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# 143625 21-Apr-2014 20:20
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Hi there,

I'm looking to enter the world of Dslr photography, and have found a couple of Nikon camera's I am very interested in. I notice the price difference is huge between noel lemming and expert infotech for example D3200 Noel Leeming price $959, Einfo price $597. 

Is it really worth paying the extra to buy from an authorised distributor, or should I consider saving hundreds of dollars for the same camera? TIA

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  # 1028703 21-Apr-2014 20:38
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The cheaper one is obviously parallel imported. Look at warranty - if something goes wrong EI may have to send it overseas to be repaired, as often companies won't fix parallel imported gear. You could ask MacAlister Group who do Nikon repairs if they'd repair it, but it probably wouldn't be warranty. Cameras are expensive and fragile. But $350 is a decent amount of money - though any decent lens or flash you buy will cost far more than that. Any accessories will be expensive - a nice lens can be $3500.

There's also B&H, very reputable, but you'll pay shipping and GST, so wouldn't be much cheaper.

Nikon have typically been very expensive in NZ - though I thought they'd gotten better in recent years. I got my first Nikon from overseas, my second locally, a few years back.

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  # 1028745 21-Apr-2014 21:32
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If you buy through a legitimate channel then Nikon NZ will give you a three year warranty. On the other hand a cowboy importer could go bust a week after you've bought the product and then you're left effectively with no warranty at all.

It's not worth the risk in my view.

 
 
 
 


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  # 1028802 21-Apr-2014 22:22
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Expert Infotech have been around a while and are fairly good to deal with and will offer a 12 month warranty. Definately don't pay the inflated NZ retail price it just isn't worth it.

I have been buying cameras from einfo and direct from the US for over 10 years and I have never had any issues at all.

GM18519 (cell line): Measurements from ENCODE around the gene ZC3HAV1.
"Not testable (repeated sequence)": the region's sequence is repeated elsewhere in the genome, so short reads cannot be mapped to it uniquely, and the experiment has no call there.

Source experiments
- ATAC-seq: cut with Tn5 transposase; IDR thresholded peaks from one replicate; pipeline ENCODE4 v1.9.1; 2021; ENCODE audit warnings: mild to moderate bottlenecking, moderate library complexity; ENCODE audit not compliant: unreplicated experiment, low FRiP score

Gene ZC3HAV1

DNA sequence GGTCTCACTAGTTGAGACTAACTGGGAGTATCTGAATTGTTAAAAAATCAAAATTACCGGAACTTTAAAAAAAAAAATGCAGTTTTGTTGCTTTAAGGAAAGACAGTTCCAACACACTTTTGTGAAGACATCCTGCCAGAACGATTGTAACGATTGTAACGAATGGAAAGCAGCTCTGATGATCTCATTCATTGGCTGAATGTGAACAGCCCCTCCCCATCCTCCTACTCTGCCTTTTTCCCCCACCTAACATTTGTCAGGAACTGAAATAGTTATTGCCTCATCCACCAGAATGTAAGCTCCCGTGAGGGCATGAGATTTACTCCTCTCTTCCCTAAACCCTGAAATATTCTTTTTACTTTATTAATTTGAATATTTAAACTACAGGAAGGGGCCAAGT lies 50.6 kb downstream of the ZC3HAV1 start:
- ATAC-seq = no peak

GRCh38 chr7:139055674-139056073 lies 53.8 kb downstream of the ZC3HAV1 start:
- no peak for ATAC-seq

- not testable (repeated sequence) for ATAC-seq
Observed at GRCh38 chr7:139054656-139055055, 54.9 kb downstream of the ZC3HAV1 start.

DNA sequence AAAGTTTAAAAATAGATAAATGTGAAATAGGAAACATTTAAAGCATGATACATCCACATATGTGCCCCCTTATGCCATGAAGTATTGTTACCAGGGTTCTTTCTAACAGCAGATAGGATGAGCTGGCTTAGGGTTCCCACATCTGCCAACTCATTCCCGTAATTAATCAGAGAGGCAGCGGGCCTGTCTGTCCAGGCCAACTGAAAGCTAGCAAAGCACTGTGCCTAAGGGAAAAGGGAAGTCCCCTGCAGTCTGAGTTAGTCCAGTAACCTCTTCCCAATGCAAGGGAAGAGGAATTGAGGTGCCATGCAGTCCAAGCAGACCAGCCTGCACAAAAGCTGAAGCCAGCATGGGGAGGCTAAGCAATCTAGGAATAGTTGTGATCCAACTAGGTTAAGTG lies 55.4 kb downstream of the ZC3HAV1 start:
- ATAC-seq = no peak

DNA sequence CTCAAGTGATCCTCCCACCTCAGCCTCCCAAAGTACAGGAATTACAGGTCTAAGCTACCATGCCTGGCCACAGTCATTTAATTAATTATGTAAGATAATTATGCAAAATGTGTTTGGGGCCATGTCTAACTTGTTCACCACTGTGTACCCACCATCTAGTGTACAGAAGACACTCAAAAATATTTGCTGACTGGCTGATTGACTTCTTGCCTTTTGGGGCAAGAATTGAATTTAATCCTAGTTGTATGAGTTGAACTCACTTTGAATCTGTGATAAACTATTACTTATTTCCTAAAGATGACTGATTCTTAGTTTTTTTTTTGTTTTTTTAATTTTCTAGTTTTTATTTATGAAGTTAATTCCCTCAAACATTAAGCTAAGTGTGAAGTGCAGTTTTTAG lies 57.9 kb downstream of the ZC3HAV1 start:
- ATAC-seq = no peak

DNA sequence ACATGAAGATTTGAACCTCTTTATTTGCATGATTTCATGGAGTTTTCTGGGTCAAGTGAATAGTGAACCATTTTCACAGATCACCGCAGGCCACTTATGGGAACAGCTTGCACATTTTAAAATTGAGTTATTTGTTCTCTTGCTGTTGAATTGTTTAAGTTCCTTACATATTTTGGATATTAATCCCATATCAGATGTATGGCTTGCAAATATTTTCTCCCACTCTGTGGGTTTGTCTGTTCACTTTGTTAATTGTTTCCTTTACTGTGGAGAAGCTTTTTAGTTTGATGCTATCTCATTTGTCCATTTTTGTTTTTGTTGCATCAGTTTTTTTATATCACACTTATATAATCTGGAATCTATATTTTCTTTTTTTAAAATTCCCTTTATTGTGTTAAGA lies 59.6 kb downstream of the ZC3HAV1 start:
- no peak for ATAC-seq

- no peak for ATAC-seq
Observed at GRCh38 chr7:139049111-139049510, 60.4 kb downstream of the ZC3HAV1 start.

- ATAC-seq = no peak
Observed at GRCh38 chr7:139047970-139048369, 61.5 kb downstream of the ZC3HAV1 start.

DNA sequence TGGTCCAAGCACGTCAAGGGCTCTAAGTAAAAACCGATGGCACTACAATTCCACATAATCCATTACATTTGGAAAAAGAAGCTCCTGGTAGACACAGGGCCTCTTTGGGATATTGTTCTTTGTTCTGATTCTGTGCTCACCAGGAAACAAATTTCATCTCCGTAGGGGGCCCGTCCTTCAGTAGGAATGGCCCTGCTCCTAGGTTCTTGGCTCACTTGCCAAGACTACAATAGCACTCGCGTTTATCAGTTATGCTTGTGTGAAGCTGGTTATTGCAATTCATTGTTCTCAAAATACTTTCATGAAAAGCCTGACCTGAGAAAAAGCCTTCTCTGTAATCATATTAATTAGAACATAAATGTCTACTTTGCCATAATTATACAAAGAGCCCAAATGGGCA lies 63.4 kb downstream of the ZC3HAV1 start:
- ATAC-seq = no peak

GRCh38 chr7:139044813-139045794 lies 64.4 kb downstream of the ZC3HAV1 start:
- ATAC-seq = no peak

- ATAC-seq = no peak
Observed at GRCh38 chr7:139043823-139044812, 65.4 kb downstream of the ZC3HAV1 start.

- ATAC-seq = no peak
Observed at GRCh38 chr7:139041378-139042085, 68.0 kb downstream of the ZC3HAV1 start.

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  # 1028813 21-Apr-2014 22:36
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if I were you I'd get parallel imported for half the price.

because in 9 months the "NZ new" price will be half the price due to the new model being released.




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  # 1028825 21-Apr-2014 23:09
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Get the camera from the States on sale, have it sent to you via concierge company. Save lots.

It works best for last gen cameras. A couple years ago I bought a Panasonic GH2 on a runout sale via B&H cost be $800 NZ landed. At the time still selling in local camera shop for $1500 NZD.

If you're buying a current gen camera the limited sum you save may not be worth the hassle.

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  # 1028829 21-Apr-2014 23:17
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Within reason, I suggest buying locally.  DSLRs are complex beasts.

But you are looking at the wrong shop.

Noel Leeming may be a good place to buy household appliances and consumer electronics but it is not where I would look for a DSLR.  Better to deal with a shop that can offer some specialised expertise.

Photo & Video International (Christchurch) is offering the D3200 + 18-55 mm lens + 4 GB SDHC memory card, with a 3 year warranty, for $800.  Add the cost of the 3-year warranty ($91) and perhaps $20 for a SDHC card (else you haven't got any 'film') and Expert Infotech are now over $700.  So the decision is closer just on the basis of price.

If you are in Auckland and want to deal with a local bricks-and-mortar shop you could try Camera & Camera or Auckland Camera Centre.

The D3200, it seems, is being replaced by the D3300, so you are looking at a close-out model.

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  # 1028835 21-Apr-2014 23:40
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if I were you I'd get the Nikon 18-200mm ... but ... it'll cost you ... what kind of stuff are you going to be shooting?




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  # 1028886 22-Apr-2014 06:54